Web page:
By Kimberly Strassel, WSJ
His running mate offers Romney the opportunity to explain to Americans that they have a choice between national stagnation and renewal.
Conservatives have spent much of this summer reassuring themselves. They’ve pointed out the extraordinary sums President Obama has thrown at crippling Mr. Romney. They’ve noted how ugly and brutal those attacks have been. They’ve comforted themselves that, for all the smears, Mr. Romney is within a few points of the incumbent in national tracking polls.
Yet the same can be said on the other side. The economy is teetering, the deficit exploding, the nation unhappy with his signature legislation. Daily, Mr. Romney beats the White House with these failures. But he has barely moved the polling dial.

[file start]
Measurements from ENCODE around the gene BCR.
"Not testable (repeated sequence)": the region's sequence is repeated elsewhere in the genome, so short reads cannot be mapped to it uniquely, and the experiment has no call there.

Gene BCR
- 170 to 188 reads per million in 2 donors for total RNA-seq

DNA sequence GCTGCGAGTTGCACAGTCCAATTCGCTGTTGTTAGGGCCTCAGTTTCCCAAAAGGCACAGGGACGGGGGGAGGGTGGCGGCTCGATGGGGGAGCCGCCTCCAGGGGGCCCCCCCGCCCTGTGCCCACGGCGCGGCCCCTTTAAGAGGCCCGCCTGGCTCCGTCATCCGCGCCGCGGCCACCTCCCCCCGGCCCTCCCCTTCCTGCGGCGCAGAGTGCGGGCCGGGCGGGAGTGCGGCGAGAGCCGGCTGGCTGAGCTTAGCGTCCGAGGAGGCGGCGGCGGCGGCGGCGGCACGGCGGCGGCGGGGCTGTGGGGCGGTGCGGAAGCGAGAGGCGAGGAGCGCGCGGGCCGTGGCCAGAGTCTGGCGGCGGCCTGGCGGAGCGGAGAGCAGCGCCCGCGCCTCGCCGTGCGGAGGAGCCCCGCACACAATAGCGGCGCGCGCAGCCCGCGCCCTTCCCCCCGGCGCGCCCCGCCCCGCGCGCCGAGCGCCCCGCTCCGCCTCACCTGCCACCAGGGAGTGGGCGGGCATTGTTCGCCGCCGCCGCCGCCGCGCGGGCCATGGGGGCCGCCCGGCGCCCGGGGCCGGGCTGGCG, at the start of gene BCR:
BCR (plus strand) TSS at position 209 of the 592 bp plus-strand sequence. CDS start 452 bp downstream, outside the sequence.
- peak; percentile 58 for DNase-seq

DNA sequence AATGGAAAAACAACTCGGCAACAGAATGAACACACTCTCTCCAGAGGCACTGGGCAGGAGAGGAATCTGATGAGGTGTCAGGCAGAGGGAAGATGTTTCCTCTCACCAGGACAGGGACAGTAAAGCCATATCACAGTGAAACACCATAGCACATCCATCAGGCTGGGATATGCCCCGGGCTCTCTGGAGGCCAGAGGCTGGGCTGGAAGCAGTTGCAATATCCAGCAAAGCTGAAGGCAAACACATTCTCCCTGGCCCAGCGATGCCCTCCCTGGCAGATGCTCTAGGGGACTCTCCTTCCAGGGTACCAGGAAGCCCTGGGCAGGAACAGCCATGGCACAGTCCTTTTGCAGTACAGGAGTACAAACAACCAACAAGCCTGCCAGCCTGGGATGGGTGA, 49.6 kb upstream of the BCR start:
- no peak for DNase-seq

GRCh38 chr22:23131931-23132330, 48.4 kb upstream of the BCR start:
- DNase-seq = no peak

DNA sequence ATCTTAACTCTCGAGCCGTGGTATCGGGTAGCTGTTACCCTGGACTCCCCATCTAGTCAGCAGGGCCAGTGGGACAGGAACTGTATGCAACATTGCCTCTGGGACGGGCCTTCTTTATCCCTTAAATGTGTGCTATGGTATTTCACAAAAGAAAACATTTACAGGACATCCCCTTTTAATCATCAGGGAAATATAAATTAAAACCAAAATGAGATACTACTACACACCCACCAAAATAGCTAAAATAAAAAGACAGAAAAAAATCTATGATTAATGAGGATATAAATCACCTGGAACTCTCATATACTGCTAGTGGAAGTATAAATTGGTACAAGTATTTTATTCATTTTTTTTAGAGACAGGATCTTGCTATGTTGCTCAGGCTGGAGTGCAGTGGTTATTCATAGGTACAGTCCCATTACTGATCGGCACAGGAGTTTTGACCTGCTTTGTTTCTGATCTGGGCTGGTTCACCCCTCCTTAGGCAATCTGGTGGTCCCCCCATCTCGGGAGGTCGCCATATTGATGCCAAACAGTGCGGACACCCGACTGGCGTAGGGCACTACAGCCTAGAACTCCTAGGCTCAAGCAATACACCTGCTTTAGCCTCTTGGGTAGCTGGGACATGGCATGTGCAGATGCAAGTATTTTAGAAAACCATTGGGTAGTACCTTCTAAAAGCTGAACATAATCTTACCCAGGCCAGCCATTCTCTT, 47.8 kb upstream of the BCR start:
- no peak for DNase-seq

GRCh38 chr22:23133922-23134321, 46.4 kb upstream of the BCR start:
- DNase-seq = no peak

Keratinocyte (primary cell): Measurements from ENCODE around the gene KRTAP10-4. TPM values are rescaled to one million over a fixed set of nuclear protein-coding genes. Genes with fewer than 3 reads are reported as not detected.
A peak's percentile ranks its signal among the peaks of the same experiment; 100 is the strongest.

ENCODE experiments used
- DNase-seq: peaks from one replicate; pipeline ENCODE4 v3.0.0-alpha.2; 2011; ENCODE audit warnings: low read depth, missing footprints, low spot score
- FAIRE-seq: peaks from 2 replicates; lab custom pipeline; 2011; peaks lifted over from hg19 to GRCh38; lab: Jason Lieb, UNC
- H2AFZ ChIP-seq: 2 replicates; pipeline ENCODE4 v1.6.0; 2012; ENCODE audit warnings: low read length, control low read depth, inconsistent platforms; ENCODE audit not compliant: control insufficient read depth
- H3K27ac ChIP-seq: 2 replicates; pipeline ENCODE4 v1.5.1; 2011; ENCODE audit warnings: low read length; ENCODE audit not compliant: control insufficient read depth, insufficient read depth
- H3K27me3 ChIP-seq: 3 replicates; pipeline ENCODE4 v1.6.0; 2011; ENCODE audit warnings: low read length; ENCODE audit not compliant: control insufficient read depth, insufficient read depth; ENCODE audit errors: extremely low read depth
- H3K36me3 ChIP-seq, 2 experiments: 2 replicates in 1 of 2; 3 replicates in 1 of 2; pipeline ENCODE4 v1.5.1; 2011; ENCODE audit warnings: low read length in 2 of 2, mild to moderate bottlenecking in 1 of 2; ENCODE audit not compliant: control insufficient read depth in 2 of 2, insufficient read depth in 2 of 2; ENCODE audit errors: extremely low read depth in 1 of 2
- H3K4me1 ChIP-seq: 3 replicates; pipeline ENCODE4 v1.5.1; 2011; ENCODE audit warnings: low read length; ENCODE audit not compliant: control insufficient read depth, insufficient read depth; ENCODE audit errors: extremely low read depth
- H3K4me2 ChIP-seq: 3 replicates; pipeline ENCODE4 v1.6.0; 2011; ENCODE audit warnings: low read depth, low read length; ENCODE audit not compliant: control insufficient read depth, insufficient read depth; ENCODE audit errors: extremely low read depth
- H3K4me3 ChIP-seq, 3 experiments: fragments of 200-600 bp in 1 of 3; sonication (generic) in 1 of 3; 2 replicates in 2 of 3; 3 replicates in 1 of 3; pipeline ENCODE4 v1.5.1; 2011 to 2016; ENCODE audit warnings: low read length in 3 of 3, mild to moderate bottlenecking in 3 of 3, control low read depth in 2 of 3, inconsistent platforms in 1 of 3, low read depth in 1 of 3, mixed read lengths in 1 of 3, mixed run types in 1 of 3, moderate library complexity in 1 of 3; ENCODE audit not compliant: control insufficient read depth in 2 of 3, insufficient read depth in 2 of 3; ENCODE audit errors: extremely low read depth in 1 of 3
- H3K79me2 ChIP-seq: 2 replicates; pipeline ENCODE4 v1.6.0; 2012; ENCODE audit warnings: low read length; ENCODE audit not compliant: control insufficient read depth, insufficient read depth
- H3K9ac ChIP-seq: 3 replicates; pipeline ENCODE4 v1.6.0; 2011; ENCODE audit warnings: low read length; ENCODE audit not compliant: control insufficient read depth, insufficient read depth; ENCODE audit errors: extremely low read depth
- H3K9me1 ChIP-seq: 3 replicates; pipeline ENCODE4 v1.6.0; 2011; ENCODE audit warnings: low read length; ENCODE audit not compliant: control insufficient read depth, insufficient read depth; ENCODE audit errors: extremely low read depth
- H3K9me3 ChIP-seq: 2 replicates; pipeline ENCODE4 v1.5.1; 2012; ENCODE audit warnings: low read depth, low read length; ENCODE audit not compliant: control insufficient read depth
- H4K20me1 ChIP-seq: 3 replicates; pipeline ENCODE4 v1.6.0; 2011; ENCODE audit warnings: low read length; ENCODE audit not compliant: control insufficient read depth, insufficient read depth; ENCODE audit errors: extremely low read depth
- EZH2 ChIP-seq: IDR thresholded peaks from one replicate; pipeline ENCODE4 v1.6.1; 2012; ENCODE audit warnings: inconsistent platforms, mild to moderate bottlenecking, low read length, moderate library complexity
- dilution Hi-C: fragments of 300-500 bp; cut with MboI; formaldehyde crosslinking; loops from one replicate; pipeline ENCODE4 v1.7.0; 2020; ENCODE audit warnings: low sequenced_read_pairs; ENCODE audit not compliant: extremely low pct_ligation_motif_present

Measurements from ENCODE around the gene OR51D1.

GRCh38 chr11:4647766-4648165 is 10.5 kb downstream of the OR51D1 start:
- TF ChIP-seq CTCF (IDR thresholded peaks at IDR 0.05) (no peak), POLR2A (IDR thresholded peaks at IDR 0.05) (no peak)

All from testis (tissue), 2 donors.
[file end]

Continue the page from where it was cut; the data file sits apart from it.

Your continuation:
Mr. Romney’s choice of House Budget Chairman Paul Ryan, one of the party’s star reformers, is an attempt to break out of the stalemate, change the dynamic. It was foremost a shrewd acknowledgment on Mr. Romney’s part that his path to the White House is going to take more than pointing out the obvious. He needs to run on bold ideas, as Mr. Ryan has, and convince Americans those ideas are the way to prosperity.
In fairness, the Romney campaign had the elements in place. It’s taken some time, but Mr. Romney today is sporting a fairly bold reform agenda, from his tax cuts to his Medicare reforms, to his vow to end ObamaCare. And the candidate has been dutifully repeating that this election is a choice between two very different futures for the country. Yet his policy and his words were largely lost amid his campaign’s intense focus on the president.